Is Artificial Intelligence getting real? | Straight Talk

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To find out, we look at some of the key predictions for 2019 and beyond

Artificial intelligence adoption, which has happened in fits and bursts till now, is all set to accelerate this year. That is if recent predictions of leading technology research firms like Gartner, IDC and Forrester for 2019 and beyond prove to be true.

Almost every technology research company seems to agree that AI is on the horizon, across industries and geographies. IDC, for one, has predicted huge investments in AI-driven user interfaces and AI algorithms at endpoint devices on cloud-enabled networks. Gartner has forecast exponential increase in AI-enhanced virtual healthcare and sophisticated AI-facial recognition technology and Forrester expects firms to lay the foundation to meet AI’s promise this year.

Analysts are not the only ones excited about AI. A huge number of CIOs seem to be on board too. AI emerged as the most mentioned and the top game-changer technology in the 2019 Gartner CIO survey that gathered data from more than 3,000 CIOs, representing $15 trillion in revenue and public-sector budgets and $284 billion in IT spending. “Four years ago, AI implementation was rare, only 10 percent of survey respondents reported that their enterprises had deployed AI or would do so shortly. For 2019, that number has leapt to 37 percent — a 270 percent increase in four years,” says Chris Howard, distinguished research vice president at Gartner.

Who will lead the way?

Results from Gartner’s survey align with IDC’s forecast that worldwide spending on AI systems will reach $35.8 billion in 2019, an increase of 44 percent over the amount spent in 2018. By 2022, it expects spending on AI to more than double to $79.2 billion.

"Significant worldwide artificial intelligence systems spend can now be seen within every industry as AI initiatives continue to optimize operations, transform the customer experience, and create new products and services", says Marianne Daquila, research manager, Customer Insights & Analytics at IDC, "This is evidenced by use cases, such as intelligent process automation, expert shopping advisors & product recommendations, and pharmaceutical research and discovery.”

According to IDC’s semiannual spending guide, Retail and Banking will lead in global AI spending. Retailers will spend $5.9 billion this year on tools like automated customer service agents and product recommendation generators, while the banking sector is expected to invest $5.6 billion on security, including automated threat intelligence and fraud prevention systems. As per IDC, discrete manufacturing, healthcare providers, and process manufacturing will be the next three biggest AI spenders.

If these ambitious plans pan out, new possibilities are bound to emerge. In its CIO’s Guide to AI, Gartner has identified several next-generation examples of use-cases in various industries.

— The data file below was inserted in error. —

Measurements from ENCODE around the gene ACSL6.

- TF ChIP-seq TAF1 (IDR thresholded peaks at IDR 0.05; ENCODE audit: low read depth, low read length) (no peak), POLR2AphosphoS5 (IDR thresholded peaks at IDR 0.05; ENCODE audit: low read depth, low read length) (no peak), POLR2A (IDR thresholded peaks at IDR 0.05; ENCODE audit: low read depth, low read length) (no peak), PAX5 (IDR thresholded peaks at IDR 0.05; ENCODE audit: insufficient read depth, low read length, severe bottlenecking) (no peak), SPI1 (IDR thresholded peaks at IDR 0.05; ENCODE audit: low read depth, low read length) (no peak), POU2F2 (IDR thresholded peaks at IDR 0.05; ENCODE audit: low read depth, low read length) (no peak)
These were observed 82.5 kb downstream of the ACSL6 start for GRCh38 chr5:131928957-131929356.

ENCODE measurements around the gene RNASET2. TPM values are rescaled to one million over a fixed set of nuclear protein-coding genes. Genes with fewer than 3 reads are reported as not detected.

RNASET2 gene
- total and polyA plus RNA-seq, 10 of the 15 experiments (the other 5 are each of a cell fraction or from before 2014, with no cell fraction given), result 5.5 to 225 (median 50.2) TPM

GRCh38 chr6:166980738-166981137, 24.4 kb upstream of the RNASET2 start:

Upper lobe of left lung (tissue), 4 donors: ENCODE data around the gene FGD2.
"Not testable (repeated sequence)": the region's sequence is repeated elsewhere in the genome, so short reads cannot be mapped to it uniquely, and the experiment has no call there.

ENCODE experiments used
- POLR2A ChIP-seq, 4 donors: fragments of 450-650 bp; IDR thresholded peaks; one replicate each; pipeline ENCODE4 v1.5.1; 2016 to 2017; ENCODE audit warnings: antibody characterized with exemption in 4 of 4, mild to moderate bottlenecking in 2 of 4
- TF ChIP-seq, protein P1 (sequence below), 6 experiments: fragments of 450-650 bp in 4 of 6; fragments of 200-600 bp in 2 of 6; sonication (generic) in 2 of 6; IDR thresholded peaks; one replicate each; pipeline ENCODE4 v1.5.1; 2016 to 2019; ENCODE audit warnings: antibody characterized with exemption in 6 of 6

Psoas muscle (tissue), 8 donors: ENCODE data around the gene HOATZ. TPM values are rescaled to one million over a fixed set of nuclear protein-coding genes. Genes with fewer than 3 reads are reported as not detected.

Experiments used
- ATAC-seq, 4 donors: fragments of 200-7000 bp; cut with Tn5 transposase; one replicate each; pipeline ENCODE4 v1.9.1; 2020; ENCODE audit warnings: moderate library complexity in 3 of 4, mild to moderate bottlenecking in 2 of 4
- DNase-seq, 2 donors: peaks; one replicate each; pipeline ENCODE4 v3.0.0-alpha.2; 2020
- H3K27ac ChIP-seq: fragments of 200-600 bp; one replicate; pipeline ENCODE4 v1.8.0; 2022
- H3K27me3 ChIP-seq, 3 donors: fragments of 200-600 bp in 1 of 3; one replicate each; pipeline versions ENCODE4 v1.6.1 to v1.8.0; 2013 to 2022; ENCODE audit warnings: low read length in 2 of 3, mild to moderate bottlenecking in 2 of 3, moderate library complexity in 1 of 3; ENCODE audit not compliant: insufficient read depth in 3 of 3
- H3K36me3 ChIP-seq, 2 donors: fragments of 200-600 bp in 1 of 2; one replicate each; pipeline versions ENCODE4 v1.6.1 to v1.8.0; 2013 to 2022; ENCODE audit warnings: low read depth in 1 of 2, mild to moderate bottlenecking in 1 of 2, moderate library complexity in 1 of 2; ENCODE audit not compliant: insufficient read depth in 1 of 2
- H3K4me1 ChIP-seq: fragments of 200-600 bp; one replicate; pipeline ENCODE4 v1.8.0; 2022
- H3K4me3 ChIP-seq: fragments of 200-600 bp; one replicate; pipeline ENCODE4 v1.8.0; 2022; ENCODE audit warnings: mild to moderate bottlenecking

• Retail: Use an on-premises robot to bring requested items (such as different size, color) to a consumer waiting in a dressing room.  
  • Sales: Transcribe and analyze online sales meetings and calls and condense sales calls into actionable summaries.
  • Finance: Augment tax preparers’ expertise with AI techniques to optimize tax returns for each taxpayer. Algorithms process client answers to questions and a text analyst looks at legal and regulatory changes.
  • Security: Monitor video feeds to detect, prioritize and alert about potential or actual security incidents, based on intelligent image analysis.
  • Emergency services: First responders can identify victims more quickly, allowing for accelerated retrieval of medical information and first aid.

Try, Try Again

Clearly, opportunities are great, but so are challenges. According to McKinsey survey of over 2000 executives, the biggest barriers to AI adoption are lack of a clear strategy, followed by a lack of appropriate talent, functional silos that constrain end-to-end AI solutions, and a lack of leaders who demonstrate ownership of and commitment to AI.

Alexander Linden, research vice president at Gartner, seems to agree and says AI technologies can only deliver value if they are “part of the organization’s strategy” and are “used in the right way.” He says, “With AI technology making its way into the organization, it is crucial that business and IT leaders fully understand how AI can create value for their business and where its limitations lie.”

For the most digitized firms, McKinsey found lack of talent with appropriate skillsets was the biggest challenge. Executives responding to McKinsey survey are not the only ones worried about AI talent scarcity. Gartner warns that through 2020, 80 percent of AI projects will remain alchemy, run by wizards whose talents won’t scale widely in their organization through 2020. “The large majority of existing AI techniques talents are skilled at cooking a few ingredients, but very few are competent enough to master a few recipes — let alone invent new dishes,” says Daryl Plummer, Distinguished VP analyst at Gartner, “Through 2020, a large majority of AI projects will remain craftily prepared in artisan IT kitchens. The premises of a more systematic and effective production will come when organizations stop treating AI as an exotic cuisine and start focusing on business value first.”

That might not be easy for a technology as nascent as AI. “The next chapter in AI involves learning from AI pilots and proofs of concept and moving forward continuously and iteratively rather than throwing your hands up in defeat,” says Michele Goetz, Principal Analyst at Forrester. Her advice for CIOs taking this roller coaster ride: “Overcome your cautious cynicism by overplanning — dive in anyway and dabble. “You’ll make rookie mistakes. You’ll think of quitting. But you’ll strive on to reap tangible benefits and bragging rights.”